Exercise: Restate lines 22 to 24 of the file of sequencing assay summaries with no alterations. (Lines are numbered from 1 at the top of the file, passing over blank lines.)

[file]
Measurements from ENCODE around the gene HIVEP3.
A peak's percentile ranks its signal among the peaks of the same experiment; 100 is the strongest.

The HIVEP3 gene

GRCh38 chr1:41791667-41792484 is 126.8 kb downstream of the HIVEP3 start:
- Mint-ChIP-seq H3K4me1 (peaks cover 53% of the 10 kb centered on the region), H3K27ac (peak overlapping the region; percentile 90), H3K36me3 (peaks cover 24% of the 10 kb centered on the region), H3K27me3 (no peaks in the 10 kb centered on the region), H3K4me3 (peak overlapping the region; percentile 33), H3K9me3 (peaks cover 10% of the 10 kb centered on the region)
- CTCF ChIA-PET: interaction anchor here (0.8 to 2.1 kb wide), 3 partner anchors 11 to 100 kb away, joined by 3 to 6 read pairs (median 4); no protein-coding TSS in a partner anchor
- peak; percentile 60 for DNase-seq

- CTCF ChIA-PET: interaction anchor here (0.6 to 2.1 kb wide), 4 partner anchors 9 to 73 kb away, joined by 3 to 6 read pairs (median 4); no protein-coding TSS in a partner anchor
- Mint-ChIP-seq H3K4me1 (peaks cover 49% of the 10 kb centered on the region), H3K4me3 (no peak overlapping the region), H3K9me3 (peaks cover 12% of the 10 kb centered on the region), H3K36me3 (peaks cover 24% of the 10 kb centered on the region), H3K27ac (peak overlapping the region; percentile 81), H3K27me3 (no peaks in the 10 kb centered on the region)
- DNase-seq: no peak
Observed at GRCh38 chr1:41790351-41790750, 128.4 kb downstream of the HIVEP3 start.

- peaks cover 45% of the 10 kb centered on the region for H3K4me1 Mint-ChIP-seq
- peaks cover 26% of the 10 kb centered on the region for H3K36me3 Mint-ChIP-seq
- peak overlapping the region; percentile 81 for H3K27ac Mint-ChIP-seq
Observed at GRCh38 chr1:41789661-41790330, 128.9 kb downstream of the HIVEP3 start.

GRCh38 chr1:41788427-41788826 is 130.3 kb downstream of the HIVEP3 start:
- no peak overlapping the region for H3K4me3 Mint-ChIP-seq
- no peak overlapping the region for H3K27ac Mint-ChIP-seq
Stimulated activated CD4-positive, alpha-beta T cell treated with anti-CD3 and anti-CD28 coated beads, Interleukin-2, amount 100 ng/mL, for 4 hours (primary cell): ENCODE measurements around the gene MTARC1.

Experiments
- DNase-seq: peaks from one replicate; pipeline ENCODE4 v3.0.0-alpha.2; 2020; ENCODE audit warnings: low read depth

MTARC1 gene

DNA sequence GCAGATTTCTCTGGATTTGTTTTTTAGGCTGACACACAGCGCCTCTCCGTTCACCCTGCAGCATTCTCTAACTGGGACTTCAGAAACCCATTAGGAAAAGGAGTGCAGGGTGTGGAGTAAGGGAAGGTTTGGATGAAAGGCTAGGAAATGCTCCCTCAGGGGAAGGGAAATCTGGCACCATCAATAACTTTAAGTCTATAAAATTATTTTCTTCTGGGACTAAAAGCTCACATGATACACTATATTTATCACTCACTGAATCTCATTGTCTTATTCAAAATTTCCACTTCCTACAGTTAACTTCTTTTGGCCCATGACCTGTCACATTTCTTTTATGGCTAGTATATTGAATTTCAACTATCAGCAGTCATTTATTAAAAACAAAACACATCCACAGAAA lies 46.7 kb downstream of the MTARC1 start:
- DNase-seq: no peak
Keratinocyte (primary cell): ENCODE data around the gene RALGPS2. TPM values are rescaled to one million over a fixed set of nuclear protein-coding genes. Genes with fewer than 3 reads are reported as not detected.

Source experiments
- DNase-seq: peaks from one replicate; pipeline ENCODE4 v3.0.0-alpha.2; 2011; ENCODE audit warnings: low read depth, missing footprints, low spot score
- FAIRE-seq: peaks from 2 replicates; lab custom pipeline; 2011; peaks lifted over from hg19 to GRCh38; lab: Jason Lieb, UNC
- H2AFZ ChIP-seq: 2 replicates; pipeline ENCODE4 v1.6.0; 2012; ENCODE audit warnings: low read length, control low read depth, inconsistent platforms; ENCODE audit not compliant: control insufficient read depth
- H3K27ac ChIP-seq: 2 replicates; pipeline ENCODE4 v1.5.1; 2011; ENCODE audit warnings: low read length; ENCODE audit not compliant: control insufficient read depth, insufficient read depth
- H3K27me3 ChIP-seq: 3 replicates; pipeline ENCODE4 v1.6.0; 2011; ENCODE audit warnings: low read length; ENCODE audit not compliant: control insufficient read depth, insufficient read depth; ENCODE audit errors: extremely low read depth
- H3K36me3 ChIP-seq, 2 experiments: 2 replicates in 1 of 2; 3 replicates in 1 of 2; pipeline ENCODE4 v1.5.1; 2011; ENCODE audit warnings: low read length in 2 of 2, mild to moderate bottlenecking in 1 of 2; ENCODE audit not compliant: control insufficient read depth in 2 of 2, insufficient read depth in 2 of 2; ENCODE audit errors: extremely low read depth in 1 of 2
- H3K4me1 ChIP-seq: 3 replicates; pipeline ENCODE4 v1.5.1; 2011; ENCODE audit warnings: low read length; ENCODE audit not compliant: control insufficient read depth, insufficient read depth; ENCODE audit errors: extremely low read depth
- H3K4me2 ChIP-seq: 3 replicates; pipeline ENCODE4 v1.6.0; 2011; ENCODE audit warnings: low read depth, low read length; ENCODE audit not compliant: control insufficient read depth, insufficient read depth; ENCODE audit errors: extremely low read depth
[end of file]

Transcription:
MTARC1 gene

DNA sequence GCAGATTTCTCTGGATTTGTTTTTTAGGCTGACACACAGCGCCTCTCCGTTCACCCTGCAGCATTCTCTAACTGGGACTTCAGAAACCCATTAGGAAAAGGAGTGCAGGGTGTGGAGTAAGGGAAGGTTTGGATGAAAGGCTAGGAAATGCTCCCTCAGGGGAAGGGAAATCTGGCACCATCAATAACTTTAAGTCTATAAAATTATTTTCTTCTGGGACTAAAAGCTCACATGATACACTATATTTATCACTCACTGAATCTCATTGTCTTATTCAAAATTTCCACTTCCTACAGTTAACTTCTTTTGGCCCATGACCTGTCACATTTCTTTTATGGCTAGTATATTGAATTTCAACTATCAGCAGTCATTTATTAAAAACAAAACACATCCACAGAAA lies 46.7 kb downstream of the MTARC1 start:
- DNase-seq: no peak